The past five years since the Brexit referendum have been a steep learning curve for traders and the UK government alike. On the anniversary of that vote, Institute of Export & International Trade director general Marco Forgione sets out five steps the government should take to ensure trade is the fuel for economic recovery and further prosperity
The months and years since that momentous day in June 2016 when the UK voted to leave the EU have been some of the most turbulent in our recent political history. Trade is at the heart of both the reshaping of our economy in response to Brexit and to rebuilding from Covid-19.
Leaving the European Union and its single market has ushered in the biggest changes to the UK’s trading relationships for nearly three generations.
Steep learning curve
For government, and the country more widely, the last five years have been a steep learning curve as the nation has got to grips with what an independent trade policy requires and offers. Brexit has happened and the speed with which the government has rolled over of the UK’s existing trade deals has been a significant achievement, but there is plenty more on the horizon.
This week’s announcement that the UK will commence negotiations to join Asia Pacific trade bloc the CPTPP is hugely welcome, not only for the prospect of accessing a £9 trillion market but also for the ambition to build truly global and innovative trading relationships that it signals.
Trade in services
The prominence of trade in services in both the Australia free trade agreement and the CPTPP is very much looking to the future. This is particularly relevant for UK manufacturers for whom trade in services is increasingly central to their offer.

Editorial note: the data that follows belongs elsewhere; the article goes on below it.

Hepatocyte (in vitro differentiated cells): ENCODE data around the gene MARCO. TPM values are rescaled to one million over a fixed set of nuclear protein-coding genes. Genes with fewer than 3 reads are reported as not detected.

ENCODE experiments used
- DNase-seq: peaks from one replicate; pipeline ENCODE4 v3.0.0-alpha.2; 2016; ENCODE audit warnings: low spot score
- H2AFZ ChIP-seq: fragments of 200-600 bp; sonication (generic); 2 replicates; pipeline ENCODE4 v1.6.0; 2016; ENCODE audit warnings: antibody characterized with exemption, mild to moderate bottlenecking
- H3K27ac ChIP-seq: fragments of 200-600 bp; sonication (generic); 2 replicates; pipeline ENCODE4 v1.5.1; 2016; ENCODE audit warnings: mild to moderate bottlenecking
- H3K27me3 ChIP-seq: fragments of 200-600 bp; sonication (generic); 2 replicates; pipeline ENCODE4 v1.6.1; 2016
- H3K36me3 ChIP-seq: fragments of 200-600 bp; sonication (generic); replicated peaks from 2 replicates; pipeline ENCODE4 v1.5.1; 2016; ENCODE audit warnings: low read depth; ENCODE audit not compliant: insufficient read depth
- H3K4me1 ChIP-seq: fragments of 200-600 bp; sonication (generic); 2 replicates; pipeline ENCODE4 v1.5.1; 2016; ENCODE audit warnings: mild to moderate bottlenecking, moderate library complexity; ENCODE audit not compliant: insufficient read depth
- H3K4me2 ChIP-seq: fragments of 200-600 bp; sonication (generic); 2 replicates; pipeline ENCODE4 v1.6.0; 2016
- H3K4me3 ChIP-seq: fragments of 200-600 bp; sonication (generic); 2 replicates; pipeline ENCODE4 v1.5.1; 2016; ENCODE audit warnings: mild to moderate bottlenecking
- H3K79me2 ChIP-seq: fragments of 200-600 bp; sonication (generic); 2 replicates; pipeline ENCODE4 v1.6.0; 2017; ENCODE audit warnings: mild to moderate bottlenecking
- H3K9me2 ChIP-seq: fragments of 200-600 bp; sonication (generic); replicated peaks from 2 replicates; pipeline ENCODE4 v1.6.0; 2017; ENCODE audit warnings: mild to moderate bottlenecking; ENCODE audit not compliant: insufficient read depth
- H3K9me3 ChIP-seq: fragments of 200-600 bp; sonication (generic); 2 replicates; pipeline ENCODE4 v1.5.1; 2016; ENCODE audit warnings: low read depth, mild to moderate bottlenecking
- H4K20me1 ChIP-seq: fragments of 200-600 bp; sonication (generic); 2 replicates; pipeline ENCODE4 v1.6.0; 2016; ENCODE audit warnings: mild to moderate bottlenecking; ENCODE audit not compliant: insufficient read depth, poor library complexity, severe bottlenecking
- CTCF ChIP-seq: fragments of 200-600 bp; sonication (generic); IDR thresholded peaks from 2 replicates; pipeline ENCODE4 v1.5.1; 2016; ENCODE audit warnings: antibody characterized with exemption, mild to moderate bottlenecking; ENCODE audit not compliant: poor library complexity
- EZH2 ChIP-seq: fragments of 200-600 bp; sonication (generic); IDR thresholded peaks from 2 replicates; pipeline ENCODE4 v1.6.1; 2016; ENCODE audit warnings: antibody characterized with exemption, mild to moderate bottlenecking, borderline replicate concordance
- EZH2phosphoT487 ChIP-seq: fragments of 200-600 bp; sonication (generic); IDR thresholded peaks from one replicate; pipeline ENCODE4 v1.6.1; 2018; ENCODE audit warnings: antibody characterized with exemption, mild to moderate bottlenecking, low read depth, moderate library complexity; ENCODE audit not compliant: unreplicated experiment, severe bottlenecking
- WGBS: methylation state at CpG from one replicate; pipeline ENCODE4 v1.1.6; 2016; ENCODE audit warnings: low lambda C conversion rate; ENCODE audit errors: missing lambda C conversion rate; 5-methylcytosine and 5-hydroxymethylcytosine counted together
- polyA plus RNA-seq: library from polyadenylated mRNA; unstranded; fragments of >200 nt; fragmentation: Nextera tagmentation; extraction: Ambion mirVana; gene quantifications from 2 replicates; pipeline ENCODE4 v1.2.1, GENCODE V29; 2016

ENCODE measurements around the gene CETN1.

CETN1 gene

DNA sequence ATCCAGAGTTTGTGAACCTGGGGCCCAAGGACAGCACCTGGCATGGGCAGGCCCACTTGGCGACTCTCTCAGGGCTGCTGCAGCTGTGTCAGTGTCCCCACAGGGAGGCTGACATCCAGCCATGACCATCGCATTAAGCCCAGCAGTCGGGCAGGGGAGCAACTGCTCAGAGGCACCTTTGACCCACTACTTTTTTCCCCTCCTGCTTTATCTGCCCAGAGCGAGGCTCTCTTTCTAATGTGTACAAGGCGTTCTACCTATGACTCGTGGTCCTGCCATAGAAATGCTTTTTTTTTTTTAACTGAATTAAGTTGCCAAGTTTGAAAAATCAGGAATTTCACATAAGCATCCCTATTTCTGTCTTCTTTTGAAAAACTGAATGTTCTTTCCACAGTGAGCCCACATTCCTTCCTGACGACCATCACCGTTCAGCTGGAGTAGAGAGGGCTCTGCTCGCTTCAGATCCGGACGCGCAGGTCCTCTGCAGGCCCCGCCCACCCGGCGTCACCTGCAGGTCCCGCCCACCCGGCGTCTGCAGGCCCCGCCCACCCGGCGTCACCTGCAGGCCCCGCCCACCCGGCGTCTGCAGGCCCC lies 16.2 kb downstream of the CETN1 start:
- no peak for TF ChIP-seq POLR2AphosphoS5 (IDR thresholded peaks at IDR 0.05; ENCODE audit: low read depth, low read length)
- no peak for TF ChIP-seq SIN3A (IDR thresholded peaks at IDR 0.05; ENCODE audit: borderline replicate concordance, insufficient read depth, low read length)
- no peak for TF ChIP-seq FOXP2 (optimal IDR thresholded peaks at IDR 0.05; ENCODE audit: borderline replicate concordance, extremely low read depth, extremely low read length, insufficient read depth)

As we look to build for the next five years, it is essential that the government sets strong foundations.
The decisions and approach taken now will define the UK success in international trade. In March this year, the IOE&IT published its Policy Platform, setting out five steps the government should take to secure success in the next five years.
Five policy steps
1. Establish a new UK trade committee chaired by the prime minister, to give it real cross government clout
The government should strengthen cross-government engagement and decision making, including engagement with industry, by establishing a Whitehall trade committee, chaired by the prime minister, to give greater focus and thrust to trade issues, drive delivery
and ensure cross government support for trade objectives.
2. Provide simple integrated support tools for business, especially SMEs
The government should facilitate access to customs and regulatory paperwork, as well as information on trading opportunities and barriers via simple, integrated, information platforms.
3. Give parliament a stronger voice
Proper parliamentary scrutiny of trade policy and negotiating mandates will bring the UK into line with international best practice and improve transparency and public confidence.
4. Further strengthen the overseas network
Trade should be a priority for the wider diplomatic network and government should deploy more senior personnel to priority markets to facilitate direct dialogue between businesses and host governments.
5. Continue to strike free trade agreements (FTAs) around the world
The focus should be on markets where the UK has high volumes of trade with room for further expansion, and markets where the UK has particular strategic or historical advantages. In this regard, progress towards joining CPTPP is very welcome.